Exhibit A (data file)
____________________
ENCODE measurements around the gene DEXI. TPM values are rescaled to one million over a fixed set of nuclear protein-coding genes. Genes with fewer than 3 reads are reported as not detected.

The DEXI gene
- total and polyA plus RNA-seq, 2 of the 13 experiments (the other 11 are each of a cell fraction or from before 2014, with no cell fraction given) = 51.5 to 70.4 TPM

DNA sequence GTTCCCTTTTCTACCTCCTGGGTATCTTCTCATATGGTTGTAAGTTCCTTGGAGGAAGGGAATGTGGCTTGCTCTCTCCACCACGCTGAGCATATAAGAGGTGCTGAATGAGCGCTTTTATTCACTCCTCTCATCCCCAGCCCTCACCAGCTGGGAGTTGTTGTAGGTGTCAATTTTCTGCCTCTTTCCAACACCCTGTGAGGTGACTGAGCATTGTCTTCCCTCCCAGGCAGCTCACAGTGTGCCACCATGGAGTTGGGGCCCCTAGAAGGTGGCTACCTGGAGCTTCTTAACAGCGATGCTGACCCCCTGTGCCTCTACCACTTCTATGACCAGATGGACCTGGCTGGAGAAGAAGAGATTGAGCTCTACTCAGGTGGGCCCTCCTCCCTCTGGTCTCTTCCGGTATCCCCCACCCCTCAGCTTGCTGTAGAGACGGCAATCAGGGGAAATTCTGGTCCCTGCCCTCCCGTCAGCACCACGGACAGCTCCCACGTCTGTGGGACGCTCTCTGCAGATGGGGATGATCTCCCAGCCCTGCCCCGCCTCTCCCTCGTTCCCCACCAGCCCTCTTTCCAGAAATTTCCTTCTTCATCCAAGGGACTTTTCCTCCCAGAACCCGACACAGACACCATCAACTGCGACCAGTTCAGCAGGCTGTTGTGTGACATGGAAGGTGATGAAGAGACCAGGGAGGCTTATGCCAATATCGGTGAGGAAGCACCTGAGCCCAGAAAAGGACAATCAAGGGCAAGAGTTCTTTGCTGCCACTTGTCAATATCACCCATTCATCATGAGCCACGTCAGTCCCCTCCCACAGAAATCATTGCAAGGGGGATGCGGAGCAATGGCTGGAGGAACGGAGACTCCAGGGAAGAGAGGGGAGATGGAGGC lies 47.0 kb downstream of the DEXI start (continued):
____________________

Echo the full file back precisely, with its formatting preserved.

ENCODE measurements around the gene DEXI. TPM values are rescaled to one million over a fixed set of nuclear protein-coding genes. Genes with fewer than 3 reads are reported as not detected.

The DEXI gene
- total and polyA plus RNA-seq, 2 of the 13 experiments (the other 11 are each of a cell fraction or from before 2014, with no cell fraction given) = 51.5 to 70.4 TPM

DNA sequence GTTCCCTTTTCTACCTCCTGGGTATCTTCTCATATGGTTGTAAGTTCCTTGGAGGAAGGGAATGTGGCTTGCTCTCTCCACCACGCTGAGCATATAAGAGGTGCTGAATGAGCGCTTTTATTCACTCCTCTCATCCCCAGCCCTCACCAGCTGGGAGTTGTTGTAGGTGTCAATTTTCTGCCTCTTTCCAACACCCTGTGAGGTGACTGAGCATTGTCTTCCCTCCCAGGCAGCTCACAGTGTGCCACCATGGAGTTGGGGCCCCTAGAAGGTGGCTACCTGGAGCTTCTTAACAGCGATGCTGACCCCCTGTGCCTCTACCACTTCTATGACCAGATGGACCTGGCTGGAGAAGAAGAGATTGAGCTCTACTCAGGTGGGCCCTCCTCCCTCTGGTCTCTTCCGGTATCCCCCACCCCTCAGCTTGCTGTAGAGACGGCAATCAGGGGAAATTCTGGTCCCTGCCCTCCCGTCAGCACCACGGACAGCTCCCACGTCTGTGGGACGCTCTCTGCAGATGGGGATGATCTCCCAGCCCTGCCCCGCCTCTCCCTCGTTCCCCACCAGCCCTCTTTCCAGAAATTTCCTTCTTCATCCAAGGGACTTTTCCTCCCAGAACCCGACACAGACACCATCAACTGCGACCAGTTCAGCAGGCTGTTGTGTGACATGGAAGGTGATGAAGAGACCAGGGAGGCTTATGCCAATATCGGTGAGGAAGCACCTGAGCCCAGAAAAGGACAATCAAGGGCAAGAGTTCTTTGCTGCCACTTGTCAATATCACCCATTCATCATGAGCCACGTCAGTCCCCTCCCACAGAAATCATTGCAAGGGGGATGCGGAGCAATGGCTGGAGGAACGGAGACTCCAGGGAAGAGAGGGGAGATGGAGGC lies 47.0 kb downstream of the DEXI start (continued):